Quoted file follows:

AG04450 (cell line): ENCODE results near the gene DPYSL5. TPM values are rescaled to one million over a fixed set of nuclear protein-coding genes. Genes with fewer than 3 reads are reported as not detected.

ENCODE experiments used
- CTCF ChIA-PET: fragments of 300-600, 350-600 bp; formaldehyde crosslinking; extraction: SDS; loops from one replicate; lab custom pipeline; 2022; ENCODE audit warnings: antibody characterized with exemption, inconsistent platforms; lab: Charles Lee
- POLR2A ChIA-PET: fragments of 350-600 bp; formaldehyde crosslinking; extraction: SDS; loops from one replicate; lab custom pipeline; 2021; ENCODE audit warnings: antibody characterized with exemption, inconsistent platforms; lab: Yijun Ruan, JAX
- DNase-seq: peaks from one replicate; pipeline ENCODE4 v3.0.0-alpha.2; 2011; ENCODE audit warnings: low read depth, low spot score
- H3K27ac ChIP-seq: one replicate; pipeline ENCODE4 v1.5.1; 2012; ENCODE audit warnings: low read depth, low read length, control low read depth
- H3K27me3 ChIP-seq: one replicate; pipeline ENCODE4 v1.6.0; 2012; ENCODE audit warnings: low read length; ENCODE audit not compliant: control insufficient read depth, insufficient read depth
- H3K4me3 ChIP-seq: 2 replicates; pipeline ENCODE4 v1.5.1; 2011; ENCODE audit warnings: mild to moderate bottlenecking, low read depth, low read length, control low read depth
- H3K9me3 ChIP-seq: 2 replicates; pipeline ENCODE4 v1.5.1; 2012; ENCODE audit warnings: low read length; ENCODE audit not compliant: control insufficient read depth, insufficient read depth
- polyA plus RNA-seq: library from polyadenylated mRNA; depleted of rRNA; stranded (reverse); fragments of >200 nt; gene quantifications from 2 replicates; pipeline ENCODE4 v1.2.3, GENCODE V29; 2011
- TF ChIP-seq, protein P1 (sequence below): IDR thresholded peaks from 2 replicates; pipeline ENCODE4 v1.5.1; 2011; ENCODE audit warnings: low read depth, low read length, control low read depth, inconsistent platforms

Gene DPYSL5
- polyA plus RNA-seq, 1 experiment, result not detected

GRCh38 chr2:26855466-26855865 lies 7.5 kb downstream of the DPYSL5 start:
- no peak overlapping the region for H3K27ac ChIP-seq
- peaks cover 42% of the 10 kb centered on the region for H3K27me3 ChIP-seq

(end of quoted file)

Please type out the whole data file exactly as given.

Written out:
AG04450 (cell line): ENCODE results near the gene DPYSL5. TPM values are rescaled to one million over a fixed set of nuclear protein-coding genes. Genes with fewer than 3 reads are reported as not detected.

ENCODE experiments used
- CTCF ChIA-PET: fragments of 300-600, 350-600 bp; formaldehyde crosslinking; extraction: SDS; loops from one replicate; lab custom pipeline; 2022; ENCODE audit warnings: antibody characterized with exemption, inconsistent platforms; lab: Charles Lee
- POLR2A ChIA-PET: fragments of 350-600 bp; formaldehyde crosslinking; extraction: SDS; loops from one replicate; lab custom pipeline; 2021; ENCODE audit warnings: antibody characterized with exemption, inconsistent platforms; lab: Yijun Ruan, JAX
- DNase-seq: peaks from one replicate; pipeline ENCODE4 v3.0.0-alpha.2; 2011; ENCODE audit warnings: low read depth, low spot score
- H3K27ac ChIP-seq: one replicate; pipeline ENCODE4 v1.5.1; 2012; ENCODE audit warnings: low read depth, low read length, control low read depth
- H3K27me3 ChIP-seq: one replicate; pipeline ENCODE4 v1.6.0; 2012; ENCODE audit warnings: low read length; ENCODE audit not compliant: control insufficient read depth, insufficient read depth
- H3K4me3 ChIP-seq: 2 replicates; pipeline ENCODE4 v1.5.1; 2011; ENCODE audit warnings: mild to moderate bottlenecking, low read depth, low read length, control low read depth
- H3K9me3 ChIP-seq: 2 replicates; pipeline ENCODE4 v1.5.1; 2012; ENCODE audit warnings: low read length; ENCODE audit not compliant: control insufficient read depth, insufficient read depth
- polyA plus RNA-seq: library from polyadenylated mRNA; depleted of rRNA; stranded (reverse); fragments of >200 nt; gene quantifications from 2 replicates; pipeline ENCODE4 v1.2.3, GENCODE V29; 2011
- TF ChIP-seq, protein P1 (sequence below): IDR thresholded peaks from 2 replicates; pipeline ENCODE4 v1.5.1; 2011; ENCODE audit warnings: low read depth, low read length, control low read depth, inconsistent platforms

Gene DPYSL5
- polyA plus RNA-seq, 1 experiment, result not detected

GRCh38 chr2:26855466-26855865 lies 7.5 kb downstream of the DPYSL5 start:
- no peak overlapping the region for H3K27ac ChIP-seq
- peaks cover 42% of the 10 kb centered on the region for H3K27me3 ChIP-seq